Customer Obsession: AWS Cost & Usage Report Technical Documentation
AWS is unlike any other place I’ve ever worked. I’m not just saying this just because my 10-month-old Samoyed puppy is snoozing at my feet as I write this from my daily 20th floor downtown Seattle perch or because an engineer just stopped by with a spare General Porpoise donut for me that survived standup (as many of you know, free food doesn’t last long in the technology field without a strong advocate).
And yes, while all of the things I just described are remarkable, one of the things I’ve been most impressed by is how deeply my colleagues care about the most specific things.
Today’s example of relentless customer obsession is the result of a recent passion project undertaken by a Program Manager on my team and our Technical Writer that resulted in a useful improvement to the AWS Cost & Usage Report technical documentation.
Cost & Usage Report Overview
The AWS Cost & Usage Report is effectively a mega-spreadsheet full of your cost and usage information. Not only does the AWS Cost & Usage Report contain your costs and usage, but also information regarding pricing, Savings Plans, Reservations, and more! And, as you can imagine, with all of your data at your fingertips, it can be a bit difficult to get started.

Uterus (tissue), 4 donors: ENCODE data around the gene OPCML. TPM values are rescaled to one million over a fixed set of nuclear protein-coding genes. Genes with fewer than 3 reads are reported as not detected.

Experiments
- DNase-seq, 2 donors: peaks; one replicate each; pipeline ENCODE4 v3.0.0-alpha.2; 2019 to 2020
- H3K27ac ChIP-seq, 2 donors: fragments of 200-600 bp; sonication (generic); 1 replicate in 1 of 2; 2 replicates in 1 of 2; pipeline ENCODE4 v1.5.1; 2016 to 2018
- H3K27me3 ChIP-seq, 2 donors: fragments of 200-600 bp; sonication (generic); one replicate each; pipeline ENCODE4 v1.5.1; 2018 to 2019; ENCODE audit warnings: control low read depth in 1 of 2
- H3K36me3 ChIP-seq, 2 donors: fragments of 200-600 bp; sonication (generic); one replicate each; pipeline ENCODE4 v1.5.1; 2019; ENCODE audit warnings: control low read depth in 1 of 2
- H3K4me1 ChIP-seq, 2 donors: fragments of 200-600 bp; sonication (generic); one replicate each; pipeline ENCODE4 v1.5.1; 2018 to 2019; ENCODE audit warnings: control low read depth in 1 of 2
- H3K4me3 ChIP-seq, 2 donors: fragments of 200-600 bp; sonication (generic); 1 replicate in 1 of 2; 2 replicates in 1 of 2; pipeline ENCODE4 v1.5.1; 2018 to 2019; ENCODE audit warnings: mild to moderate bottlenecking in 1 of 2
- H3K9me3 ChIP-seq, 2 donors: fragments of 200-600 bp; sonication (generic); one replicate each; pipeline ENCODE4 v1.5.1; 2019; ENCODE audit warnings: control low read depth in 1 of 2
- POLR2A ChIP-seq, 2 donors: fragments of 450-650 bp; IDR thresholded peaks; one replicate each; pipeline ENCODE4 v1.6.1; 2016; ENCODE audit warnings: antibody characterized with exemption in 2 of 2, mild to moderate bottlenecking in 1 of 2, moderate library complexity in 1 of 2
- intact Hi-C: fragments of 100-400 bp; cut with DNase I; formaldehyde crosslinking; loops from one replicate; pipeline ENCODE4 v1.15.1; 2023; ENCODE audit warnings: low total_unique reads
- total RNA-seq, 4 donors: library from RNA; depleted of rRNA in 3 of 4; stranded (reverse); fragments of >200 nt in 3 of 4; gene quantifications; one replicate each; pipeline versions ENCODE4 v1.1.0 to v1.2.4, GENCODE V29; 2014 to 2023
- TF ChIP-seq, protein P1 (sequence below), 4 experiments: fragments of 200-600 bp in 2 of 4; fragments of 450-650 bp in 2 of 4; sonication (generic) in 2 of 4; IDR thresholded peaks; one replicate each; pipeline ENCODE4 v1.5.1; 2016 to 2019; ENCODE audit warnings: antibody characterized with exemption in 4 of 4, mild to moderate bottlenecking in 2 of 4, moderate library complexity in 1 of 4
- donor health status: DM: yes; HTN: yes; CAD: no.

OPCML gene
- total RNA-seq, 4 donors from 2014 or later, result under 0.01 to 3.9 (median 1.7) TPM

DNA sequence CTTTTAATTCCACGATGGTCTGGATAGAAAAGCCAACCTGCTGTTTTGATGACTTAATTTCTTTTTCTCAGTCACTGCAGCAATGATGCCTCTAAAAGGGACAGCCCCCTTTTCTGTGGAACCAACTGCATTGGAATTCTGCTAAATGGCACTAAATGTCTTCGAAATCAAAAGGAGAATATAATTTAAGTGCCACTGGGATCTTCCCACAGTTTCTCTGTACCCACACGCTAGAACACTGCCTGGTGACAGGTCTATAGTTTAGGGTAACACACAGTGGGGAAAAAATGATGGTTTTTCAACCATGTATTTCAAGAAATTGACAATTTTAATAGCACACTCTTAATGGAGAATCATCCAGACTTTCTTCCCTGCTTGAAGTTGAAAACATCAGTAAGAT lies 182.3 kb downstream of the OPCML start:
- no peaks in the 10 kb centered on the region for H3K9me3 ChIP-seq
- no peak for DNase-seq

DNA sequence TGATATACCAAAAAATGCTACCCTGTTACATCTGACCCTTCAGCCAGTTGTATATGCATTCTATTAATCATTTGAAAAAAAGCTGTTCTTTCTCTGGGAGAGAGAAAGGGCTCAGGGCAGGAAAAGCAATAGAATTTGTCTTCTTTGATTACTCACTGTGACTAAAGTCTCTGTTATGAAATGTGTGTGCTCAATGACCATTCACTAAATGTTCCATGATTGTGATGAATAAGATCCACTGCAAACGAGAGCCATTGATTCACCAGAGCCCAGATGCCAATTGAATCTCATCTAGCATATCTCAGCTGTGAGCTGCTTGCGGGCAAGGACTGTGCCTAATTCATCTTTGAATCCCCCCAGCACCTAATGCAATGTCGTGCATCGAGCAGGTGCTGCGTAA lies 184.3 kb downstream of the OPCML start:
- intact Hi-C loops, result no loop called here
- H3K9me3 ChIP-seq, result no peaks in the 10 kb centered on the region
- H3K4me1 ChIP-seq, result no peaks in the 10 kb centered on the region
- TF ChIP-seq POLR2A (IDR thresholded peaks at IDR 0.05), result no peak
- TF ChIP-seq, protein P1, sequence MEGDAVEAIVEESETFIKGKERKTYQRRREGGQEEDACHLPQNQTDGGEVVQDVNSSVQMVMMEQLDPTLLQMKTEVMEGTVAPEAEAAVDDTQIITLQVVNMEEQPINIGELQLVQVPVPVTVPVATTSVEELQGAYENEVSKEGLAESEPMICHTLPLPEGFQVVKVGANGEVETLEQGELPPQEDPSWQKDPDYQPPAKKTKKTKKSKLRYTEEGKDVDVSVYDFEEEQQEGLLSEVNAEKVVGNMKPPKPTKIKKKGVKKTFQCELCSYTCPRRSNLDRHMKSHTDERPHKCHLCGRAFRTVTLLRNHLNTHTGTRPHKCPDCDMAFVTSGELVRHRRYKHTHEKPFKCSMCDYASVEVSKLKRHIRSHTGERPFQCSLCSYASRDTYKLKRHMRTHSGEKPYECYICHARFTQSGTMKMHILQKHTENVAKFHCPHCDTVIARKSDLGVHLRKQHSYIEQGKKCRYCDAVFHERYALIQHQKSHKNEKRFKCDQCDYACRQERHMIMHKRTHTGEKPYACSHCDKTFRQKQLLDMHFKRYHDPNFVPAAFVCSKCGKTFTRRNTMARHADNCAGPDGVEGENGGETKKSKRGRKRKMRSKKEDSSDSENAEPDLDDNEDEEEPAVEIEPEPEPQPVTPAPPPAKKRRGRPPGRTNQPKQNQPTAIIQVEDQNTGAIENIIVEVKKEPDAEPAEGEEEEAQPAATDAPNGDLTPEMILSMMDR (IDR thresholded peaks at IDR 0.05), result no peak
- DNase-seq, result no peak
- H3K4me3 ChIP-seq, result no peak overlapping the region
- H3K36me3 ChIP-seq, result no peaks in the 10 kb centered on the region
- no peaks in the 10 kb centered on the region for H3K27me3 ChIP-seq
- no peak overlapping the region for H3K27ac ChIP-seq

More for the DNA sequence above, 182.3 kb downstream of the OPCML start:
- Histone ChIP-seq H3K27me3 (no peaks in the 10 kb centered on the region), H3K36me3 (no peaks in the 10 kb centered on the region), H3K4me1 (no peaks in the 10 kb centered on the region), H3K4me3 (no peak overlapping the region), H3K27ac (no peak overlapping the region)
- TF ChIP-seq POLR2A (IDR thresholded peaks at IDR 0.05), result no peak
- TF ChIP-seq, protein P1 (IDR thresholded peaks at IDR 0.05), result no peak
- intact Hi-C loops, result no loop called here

And this is where the newly-revamped technical documentation I mentioned above can come in really handy. You can skip to the finish line here.
Using the Cost & Usage Data Dictionary
As I mentioned, AWS provides quite a bit of data to you via the Cost & Usage Report. In fact, depending on your usage, there can be around 200 columns!
In order to make it easier for you to quickly get a sense of what these columns are, the team has spent the last few months compiling a data dictionary, which is accessible via the Report Details section. Bada-bing, bada-boom!
And, within this section, the columns that we tend to hear the most questions about are the Product Details and Reservation Details.
Downloading the Column Attributes Zip File
During their conversations with customers, it emerged that most (if not all) of you just so happen to be spreadsheet wizards. It also became clear that many of you are looking for a quick column reference that lives not on a webpage, but in spreadsheet form. After taking this feedback into account, the team put together a quick CSV that captures the full list of columns that can appear in the Cost & Usage Report, as well as the individual services applicable for each column.
The team also went through and added a description, sample values, applicable line items, and the services supported for each column within the individual Report Details sections. I typically create a quick pivot where I review the services and their associated columns (see below), but it’s entirely up to you.
Update: Dedicated Cost & Usage Report User Guide
Another popular request that we’ve been hearing from many of you is that you would like a dedicated Cost & Usage Report user guide. As part of this redesign, our writer kindly went through and created a dedicated guide.
So, if you’re looking for a quick way to help your colleagues ramp up on the AWS Cost & Usage Report, this may be your best bet. If you are ready to learn more about how you can use Amazon Athena to query the Cost & Usage Report, I would recommend checking out the Querying your AWS Cost and Usage Report using Amazon Athena blog post.
And, since I mentioned my puppy up there in the opener, here’s a quick snap: